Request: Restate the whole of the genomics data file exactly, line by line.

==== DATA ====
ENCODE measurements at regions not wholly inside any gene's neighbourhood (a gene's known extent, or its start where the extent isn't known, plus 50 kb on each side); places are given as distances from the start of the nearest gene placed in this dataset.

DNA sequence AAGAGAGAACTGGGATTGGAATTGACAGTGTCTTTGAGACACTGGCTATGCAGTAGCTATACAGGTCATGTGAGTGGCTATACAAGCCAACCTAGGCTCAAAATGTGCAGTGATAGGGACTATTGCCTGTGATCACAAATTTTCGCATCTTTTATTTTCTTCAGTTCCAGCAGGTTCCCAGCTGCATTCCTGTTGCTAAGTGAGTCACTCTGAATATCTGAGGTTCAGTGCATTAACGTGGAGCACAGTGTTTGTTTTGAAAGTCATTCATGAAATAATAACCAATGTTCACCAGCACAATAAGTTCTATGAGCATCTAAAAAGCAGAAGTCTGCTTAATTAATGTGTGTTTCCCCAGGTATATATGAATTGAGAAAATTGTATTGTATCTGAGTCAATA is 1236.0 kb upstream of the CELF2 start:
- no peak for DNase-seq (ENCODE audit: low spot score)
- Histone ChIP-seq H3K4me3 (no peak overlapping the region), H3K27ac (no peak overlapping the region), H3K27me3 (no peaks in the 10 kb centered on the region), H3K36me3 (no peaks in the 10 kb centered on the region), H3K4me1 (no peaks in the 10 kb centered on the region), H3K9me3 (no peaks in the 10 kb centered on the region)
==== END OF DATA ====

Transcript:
ENCODE measurements at regions not wholly inside any gene's neighbourhood (a gene's known extent, or its start where the extent isn't known, plus 50 kb on each side); places are given as distances from the start of the nearest gene placed in this dataset.

DNA sequence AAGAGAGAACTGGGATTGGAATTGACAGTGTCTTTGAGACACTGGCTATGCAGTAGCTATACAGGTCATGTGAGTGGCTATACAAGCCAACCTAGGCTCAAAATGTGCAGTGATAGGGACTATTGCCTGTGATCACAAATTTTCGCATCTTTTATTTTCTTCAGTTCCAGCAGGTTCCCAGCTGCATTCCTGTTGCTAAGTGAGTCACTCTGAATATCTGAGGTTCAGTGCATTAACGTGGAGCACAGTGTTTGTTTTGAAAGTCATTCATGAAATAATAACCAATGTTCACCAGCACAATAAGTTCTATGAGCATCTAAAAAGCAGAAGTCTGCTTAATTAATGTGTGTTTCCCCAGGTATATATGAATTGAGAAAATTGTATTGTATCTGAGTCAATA is 1236.0 kb upstream of the CELF2 start:
- no peak for DNase-seq (ENCODE audit: low spot score)
- Histone ChIP-seq H3K4me3 (no peak overlapping the region), H3K27ac (no peak overlapping the region), H3K27me3 (no peaks in the 10 kb centered on the region), H3K36me3 (no peaks in the 10 kb centered on the region), H3K4me1 (no peaks in the 10 kb centered on the region), H3K9me3 (no peaks in the 10 kb centered on the region)